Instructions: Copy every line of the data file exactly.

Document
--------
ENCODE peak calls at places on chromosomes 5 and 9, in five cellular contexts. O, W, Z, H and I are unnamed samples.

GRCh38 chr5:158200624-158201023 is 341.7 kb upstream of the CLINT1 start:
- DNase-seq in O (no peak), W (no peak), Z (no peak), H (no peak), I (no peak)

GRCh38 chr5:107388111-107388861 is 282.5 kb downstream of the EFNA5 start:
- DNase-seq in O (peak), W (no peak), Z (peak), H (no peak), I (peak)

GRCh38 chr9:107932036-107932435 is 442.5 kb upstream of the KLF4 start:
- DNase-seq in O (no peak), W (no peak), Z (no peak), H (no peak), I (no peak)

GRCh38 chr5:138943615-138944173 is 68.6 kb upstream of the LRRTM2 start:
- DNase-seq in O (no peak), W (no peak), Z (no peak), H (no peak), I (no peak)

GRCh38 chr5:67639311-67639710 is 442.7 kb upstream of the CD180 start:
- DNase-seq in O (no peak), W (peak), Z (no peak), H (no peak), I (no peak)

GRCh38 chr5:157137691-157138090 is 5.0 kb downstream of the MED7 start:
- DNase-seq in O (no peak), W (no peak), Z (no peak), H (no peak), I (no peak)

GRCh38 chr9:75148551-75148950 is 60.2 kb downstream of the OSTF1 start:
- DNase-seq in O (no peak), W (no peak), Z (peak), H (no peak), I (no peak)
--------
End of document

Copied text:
ENCODE peak calls at places on chromosomes 5 and 9, in five cellular contexts. O, W, Z, H and I are unnamed samples.

GRCh38 chr5:158200624-158201023 is 341.7 kb upstream of the CLINT1 start:
- DNase-seq in O (no peak), W (no peak), Z (no peak), H (no peak), I (no peak)

GRCh38 chr5:107388111-107388861 is 282.5 kb downstream of the EFNA5 start:
- DNase-seq in O (peak), W (no peak), Z (peak), H (no peak), I (peak)

GRCh38 chr9:107932036-107932435 is 442.5 kb upstream of the KLF4 start:
- DNase-seq in O (no peak), W (no peak), Z (no peak), H (no peak), I (no peak)

GRCh38 chr5:138943615-138944173 is 68.6 kb upstream of the LRRTM2 start:
- DNase-seq in O (no peak), W (no peak), Z (no peak), H (no peak), I (no peak)

GRCh38 chr5:67639311-67639710 is 442.7 kb upstream of the CD180 start:
- DNase-seq in O (no peak), W (peak), Z (no peak), H (no peak), I (no peak)

GRCh38 chr5:157137691-157138090 is 5.0 kb downstream of the MED7 start:
- DNase-seq in O (no peak), W (no peak), Z (no peak), H (no peak), I (no peak)

GRCh38 chr9:75148551-75148950 is 60.2 kb downstream of the OSTF1 start:
- DNase-seq in O (no peak), W (no peak), Z (peak), H (no peak), I (no peak)